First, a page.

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It is no secret that Mozilla has been working on its own concept of a Web App store from quite a while now. Now we are seeing the first milestone of their Web Application project, which might just come integrated in Firefox 6, coming later this year.
The announcement of the Chrome web store was quite a disappointment, since it didn't take advantage of one of the strongest features of the open web platform, the fact that it was open, and the best aspect of HTML5 yet, cross-browser compatibility. The Chrome Web store could have been so much more. However it is what it is, a web application store that sells application that only run on the Google Chrome browser, although there is nothing in the way of them running on other browsers as well.
Mozilla envisioned an open web app ecosystem, where web apps and stores were decentralized — just as websites are today — and yet able to interact safely. They began work on their own model of a web app store ecosystem where anyone could create a web app store that could cater free or paid applications. A web store and web apps with open specifications that could run on any browser. What's more, a web developer need not even list their application in a store. They can directly provide a manifest for their app so it will become installable on any browser / dashboard that supports it. Web stores will have the advantage of making their applications easily discoverable and comparable with other applications, with ratings, descriptions, screenshots, and whatever other features the web store provides. Web stores can then compete on the quantity, and quality of the applications they list and the interface and reliability of the store itself.
There are a few challenges though. Google Chrome web applications are tied to a Google account. This way they are available on all computers you use as long as you are using the Google Chrome browser. However with Mozilla's system, the applications are decentralized across stores, so there is no central place where you add-ons will automatically appear. Mozilla plans to add support to Firefox Sync to synchronize applications across Firefox instances (on desktop and mobile), but this is not a cross-browser solution. It is also possible to tie your applications to a cross-browser, cross-platform web dashboard, making them available everywhere. This might make things centralized, but it still gives you the freedom to pick a central authority, or host your own server for the same.
has released the first working preview of this system after
reaching a stable
specification. They have released add-ons for both Google
Chrome and Firefox
4.0 that allow you to install applications from online
stores. They have created a sample web app
"store" for this purpose that has a number of small but
great applications. In addition they have created a sample dashboard in HTML5.
While both the Chrome and Firefox extensions are functional, and allow the same application to be installed on either browser, the Firefox extension is much more advanced as of now. Both extensions provide a dashboard of installed applications. The Chrome extension makes use of the omnibar extension API to allow one to search for installed applications by typing "app <space> [name]" (where [name] is the name of the application) in their omnibox. The omnibox will offer suggestions based on the installed applications.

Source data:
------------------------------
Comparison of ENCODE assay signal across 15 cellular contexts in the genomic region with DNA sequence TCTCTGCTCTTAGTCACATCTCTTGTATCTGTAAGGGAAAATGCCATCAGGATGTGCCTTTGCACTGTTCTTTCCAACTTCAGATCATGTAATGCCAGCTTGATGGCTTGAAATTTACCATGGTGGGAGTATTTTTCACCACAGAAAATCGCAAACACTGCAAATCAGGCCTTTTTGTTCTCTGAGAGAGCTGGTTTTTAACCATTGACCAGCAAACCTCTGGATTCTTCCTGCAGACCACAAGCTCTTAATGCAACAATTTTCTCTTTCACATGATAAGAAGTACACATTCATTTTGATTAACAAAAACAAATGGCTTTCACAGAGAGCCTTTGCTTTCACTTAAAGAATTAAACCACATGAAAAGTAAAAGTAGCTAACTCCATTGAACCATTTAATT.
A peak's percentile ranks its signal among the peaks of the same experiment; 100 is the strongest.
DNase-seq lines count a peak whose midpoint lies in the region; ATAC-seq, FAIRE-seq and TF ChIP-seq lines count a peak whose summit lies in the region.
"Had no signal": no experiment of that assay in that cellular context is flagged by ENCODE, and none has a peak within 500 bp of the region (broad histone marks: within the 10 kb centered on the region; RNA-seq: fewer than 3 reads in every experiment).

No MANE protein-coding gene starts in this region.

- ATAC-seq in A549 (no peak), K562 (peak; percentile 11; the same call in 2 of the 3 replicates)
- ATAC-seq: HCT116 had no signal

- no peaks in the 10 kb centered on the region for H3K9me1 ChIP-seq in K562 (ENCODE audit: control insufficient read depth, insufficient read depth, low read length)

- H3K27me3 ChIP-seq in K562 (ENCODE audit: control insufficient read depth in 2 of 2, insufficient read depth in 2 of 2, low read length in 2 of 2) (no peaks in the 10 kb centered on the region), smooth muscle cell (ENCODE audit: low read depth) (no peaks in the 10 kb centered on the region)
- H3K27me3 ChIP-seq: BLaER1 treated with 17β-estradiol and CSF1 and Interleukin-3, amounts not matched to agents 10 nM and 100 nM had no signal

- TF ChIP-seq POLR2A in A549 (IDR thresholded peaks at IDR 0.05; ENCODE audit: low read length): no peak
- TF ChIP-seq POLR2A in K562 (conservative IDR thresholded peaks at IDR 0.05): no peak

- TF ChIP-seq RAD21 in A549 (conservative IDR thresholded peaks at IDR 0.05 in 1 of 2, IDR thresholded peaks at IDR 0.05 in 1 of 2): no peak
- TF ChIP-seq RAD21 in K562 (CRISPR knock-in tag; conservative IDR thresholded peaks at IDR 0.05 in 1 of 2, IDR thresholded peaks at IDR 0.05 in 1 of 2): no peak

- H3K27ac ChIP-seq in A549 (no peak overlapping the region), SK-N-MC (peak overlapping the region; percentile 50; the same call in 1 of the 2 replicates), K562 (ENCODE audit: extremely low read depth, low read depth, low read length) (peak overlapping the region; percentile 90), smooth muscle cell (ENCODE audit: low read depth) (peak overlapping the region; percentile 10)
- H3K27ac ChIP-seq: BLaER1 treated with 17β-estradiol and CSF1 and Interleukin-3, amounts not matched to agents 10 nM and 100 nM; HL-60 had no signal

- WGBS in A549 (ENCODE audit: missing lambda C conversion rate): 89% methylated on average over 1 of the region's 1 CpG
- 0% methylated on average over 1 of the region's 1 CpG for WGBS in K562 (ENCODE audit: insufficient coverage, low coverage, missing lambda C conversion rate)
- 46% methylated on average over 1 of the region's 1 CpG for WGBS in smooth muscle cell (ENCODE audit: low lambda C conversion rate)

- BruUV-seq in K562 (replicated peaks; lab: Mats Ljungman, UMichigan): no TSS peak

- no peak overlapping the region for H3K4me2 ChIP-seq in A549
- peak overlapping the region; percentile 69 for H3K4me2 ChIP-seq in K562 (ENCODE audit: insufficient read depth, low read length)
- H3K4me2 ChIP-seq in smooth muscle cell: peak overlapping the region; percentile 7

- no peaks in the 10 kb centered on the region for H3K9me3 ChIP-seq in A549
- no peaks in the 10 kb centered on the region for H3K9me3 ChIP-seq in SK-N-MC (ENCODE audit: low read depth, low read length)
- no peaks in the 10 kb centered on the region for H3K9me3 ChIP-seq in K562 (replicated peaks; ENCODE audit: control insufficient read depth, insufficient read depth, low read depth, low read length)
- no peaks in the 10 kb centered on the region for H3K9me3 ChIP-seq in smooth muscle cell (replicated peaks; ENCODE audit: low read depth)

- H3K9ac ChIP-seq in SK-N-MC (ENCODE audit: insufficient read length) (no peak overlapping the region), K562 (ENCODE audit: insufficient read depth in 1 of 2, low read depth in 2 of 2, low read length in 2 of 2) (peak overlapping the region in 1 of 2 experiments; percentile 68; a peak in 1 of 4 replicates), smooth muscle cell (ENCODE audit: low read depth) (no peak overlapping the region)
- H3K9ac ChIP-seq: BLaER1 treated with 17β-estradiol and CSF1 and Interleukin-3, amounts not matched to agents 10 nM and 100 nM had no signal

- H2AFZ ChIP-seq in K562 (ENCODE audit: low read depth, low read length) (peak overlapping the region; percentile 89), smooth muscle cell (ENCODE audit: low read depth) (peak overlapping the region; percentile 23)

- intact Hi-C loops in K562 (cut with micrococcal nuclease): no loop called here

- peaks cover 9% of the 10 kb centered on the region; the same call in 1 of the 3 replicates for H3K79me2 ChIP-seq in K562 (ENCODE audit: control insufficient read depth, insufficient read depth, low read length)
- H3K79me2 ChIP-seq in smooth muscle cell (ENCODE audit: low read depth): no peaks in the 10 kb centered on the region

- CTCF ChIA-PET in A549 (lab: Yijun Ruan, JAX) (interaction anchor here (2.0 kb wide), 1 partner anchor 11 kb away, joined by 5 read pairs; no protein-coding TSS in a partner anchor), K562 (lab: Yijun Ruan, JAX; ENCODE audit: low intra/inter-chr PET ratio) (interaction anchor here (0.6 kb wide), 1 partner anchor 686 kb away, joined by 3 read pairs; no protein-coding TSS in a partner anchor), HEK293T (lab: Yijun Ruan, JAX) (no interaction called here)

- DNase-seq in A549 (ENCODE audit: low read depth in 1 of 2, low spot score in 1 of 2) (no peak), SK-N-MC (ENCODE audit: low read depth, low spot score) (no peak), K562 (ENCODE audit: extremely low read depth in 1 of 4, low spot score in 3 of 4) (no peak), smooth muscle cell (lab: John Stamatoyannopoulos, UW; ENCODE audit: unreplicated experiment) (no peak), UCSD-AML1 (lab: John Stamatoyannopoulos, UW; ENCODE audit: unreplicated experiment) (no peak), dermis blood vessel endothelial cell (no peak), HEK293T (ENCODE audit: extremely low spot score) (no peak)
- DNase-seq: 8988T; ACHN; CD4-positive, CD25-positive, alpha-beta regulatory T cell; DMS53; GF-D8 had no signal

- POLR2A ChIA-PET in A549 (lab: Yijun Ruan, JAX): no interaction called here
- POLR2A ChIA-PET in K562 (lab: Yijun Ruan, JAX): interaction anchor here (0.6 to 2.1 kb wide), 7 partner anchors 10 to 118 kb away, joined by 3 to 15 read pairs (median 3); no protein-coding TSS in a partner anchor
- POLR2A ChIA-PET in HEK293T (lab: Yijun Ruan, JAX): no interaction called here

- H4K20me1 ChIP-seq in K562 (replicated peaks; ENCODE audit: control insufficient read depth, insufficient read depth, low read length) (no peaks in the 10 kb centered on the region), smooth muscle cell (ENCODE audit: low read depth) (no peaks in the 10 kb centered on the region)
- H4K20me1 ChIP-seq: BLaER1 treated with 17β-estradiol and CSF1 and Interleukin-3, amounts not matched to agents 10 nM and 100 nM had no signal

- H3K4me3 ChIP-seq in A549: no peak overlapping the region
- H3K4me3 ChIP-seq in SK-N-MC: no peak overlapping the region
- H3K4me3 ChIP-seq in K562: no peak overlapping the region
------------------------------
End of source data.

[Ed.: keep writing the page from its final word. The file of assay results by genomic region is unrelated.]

The Firefox extension automatically launches applications you install using the extension as AppTabs (similar to Chrome's "Pinned tabs", a feature that's coming in Firefox 4.0). Additionally, the extension will detect when the website you are browsing has an associated web application and will allow you to install it — considering that this specification is still new, don't hold your breath. The extension also allows you to manage all installed applications from "about:apps". An experimental feature of the Firefox extension allows web applications to handle media keys. So an online media player application such as Last.FM (hypothetically) could be controlled using the media keys on your kayboard even if it is not an active tab, or Firefox is not the active window!
What is really interesting are some of the concepts Mozilla is flaunting which show how such applications could work together. For example, web applications could provide services such as:
These services could then be used elsewhere. Your web mail app could use contacts from your contacts web app (with your permission of course) and schedule the mail to go according to information from your calender app, and could be subscribed to using your payment service app. While we are waiting for web apps to adopt these features, the service application could themselves provide fallback methods such as auto-entering contact information in web forms, or credit card information in payment pages.
We now have a first look at Mozilla's optimistic look at the future of web applications, and for a first release it looks quite impressive. Of course going by the popularity of closed systems such as those of Apple, it is clear that openness and freedom aren't enough for this venture to be successful. The user-experience and polish of system matter, and this is an area where Mozilla should aim to deliver.